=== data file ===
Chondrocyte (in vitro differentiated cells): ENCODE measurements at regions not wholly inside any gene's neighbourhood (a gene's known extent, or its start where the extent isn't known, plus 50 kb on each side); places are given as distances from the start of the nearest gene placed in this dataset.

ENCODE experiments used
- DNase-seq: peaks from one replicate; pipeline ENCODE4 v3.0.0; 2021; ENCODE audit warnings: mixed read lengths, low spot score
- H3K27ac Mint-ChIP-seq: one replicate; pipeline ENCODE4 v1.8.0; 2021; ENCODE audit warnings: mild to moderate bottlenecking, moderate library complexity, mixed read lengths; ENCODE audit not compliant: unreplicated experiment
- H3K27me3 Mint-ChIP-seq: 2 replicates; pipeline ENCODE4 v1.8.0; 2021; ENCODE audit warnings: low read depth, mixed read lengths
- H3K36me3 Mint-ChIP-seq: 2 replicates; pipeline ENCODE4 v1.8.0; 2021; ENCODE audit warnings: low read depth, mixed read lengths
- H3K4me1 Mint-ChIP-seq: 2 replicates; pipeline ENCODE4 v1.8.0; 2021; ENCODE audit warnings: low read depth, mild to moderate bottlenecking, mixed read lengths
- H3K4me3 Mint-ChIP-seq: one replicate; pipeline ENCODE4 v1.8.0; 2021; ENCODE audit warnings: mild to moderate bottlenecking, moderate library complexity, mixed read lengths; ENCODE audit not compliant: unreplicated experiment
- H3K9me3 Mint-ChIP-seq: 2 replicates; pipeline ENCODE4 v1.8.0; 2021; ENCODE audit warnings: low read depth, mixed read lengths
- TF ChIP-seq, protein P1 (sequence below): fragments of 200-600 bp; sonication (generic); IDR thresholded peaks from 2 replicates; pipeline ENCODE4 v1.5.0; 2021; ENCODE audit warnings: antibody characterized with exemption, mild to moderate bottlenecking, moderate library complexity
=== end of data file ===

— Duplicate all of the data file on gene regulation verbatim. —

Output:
Chondrocyte (in vitro differentiated cells): ENCODE measurements at regions not wholly inside any gene's neighbourhood (a gene's known extent, or its start where the extent isn't known, plus 50 kb on each side); places are given as distances from the start of the nearest gene placed in this dataset.

ENCODE experiments used
- DNase-seq: peaks from one replicate; pipeline ENCODE4 v3.0.0; 2021; ENCODE audit warnings: mixed read lengths, low spot score
- H3K27ac Mint-ChIP-seq: one replicate; pipeline ENCODE4 v1.8.0; 2021; ENCODE audit warnings: mild to moderate bottlenecking, moderate library complexity, mixed read lengths; ENCODE audit not compliant: unreplicated experiment
- H3K27me3 Mint-ChIP-seq: 2 replicates; pipeline ENCODE4 v1.8.0; 2021; ENCODE audit warnings: low read depth, mixed read lengths
- H3K36me3 Mint-ChIP-seq: 2 replicates; pipeline ENCODE4 v1.8.0; 2021; ENCODE audit warnings: low read depth, mixed read lengths
- H3K4me1 Mint-ChIP-seq: 2 replicates; pipeline ENCODE4 v1.8.0; 2021; ENCODE audit warnings: low read depth, mild to moderate bottlenecking, mixed read lengths
- H3K4me3 Mint-ChIP-seq: one replicate; pipeline ENCODE4 v1.8.0; 2021; ENCODE audit warnings: mild to moderate bottlenecking, moderate library complexity, mixed read lengths; ENCODE audit not compliant: unreplicated experiment
- H3K9me3 Mint-ChIP-seq: 2 replicates; pipeline ENCODE4 v1.8.0; 2021; ENCODE audit warnings: low read depth, mixed read lengths
- TF ChIP-seq, protein P1 (sequence below): fragments of 200-600 bp; sonication (generic); IDR thresholded peaks from 2 replicates; pipeline ENCODE4 v1.5.0; 2021; ENCODE audit warnings: antibody characterized with exemption, mild to moderate bottlenecking, moderate library complexity